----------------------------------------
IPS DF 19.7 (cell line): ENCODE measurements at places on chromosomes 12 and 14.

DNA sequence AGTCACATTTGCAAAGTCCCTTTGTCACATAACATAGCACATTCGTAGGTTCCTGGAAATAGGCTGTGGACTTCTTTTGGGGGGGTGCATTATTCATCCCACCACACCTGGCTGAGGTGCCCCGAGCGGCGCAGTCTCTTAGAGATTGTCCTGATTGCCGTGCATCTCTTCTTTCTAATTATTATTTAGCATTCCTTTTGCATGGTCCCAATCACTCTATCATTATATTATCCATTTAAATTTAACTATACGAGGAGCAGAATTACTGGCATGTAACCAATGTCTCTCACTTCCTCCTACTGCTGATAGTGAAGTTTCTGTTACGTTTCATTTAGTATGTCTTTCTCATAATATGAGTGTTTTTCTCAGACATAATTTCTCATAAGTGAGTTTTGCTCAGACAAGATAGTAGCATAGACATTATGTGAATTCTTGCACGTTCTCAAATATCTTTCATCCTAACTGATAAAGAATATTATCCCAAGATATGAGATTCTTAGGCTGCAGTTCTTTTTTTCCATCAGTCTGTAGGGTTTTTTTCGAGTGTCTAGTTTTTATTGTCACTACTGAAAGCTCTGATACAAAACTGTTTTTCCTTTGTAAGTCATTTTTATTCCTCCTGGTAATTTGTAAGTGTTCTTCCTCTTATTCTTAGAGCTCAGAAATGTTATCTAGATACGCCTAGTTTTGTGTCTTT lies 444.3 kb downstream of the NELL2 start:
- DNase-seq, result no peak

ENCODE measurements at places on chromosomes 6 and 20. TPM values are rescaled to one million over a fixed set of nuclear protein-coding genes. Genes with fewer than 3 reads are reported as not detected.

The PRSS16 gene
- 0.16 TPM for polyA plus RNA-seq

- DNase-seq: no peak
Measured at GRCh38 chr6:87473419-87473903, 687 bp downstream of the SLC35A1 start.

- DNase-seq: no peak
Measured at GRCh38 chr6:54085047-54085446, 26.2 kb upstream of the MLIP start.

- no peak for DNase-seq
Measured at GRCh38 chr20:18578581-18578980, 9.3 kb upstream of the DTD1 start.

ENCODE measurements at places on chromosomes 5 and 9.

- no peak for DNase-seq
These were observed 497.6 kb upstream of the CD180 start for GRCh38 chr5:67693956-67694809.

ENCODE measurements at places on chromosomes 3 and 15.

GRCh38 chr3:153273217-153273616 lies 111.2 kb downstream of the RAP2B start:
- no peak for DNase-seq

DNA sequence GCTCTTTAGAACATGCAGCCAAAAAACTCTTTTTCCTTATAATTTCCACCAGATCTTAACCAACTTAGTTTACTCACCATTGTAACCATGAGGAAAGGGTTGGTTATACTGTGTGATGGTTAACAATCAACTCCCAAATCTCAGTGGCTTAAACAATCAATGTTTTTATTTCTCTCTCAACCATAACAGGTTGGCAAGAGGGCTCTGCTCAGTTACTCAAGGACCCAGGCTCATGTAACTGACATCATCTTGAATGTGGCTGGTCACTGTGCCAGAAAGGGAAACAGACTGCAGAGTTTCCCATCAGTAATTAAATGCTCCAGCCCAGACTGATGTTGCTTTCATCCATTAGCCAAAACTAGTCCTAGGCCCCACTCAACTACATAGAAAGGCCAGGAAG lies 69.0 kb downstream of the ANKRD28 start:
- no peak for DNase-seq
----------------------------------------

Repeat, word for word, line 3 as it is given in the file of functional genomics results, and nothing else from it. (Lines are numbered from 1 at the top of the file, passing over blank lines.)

- DNase-seq, result no peak